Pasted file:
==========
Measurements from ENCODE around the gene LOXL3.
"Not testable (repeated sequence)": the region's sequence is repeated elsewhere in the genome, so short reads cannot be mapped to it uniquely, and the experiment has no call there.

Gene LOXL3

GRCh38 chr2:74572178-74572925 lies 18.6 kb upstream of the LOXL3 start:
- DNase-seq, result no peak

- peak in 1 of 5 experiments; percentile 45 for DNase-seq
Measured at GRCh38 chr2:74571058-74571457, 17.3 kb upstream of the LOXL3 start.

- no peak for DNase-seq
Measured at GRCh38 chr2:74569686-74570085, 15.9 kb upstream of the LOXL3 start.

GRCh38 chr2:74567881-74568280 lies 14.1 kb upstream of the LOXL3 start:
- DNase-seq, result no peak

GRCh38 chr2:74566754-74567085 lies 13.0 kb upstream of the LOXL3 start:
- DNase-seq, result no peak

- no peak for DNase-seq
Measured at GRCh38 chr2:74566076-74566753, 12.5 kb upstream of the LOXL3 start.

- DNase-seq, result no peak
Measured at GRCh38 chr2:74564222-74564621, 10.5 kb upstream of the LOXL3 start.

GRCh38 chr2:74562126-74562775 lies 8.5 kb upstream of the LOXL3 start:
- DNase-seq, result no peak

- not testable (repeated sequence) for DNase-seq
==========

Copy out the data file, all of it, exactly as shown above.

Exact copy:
Measurements from ENCODE around the gene LOXL3.
"Not testable (repeated sequence)": the region's sequence is repeated elsewhere in the genome, so short reads cannot be mapped to it uniquely, and the experiment has no call there.

Gene LOXL3

GRCh38 chr2:74572178-74572925 lies 18.6 kb upstream of the LOXL3 start:
- DNase-seq, result no peak

- peak in 1 of 5 experiments; percentile 45 for DNase-seq
Measured at GRCh38 chr2:74571058-74571457, 17.3 kb upstream of the LOXL3 start.

- no peak for DNase-seq
Measured at GRCh38 chr2:74569686-74570085, 15.9 kb upstream of the LOXL3 start.

GRCh38 chr2:74567881-74568280 lies 14.1 kb upstream of the LOXL3 start:
- DNase-seq, result no peak

GRCh38 chr2:74566754-74567085 lies 13.0 kb upstream of the LOXL3 start:
- DNase-seq, result no peak

- no peak for DNase-seq
Measured at GRCh38 chr2:74566076-74566753, 12.5 kb upstream of the LOXL3 start.

- DNase-seq, result no peak
Measured at GRCh38 chr2:74564222-74564621, 10.5 kb upstream of the LOXL3 start.

GRCh38 chr2:74562126-74562775 lies 8.5 kb upstream of the LOXL3 start:
- DNase-seq, result no peak

- not testable (repeated sequence) for DNase-seq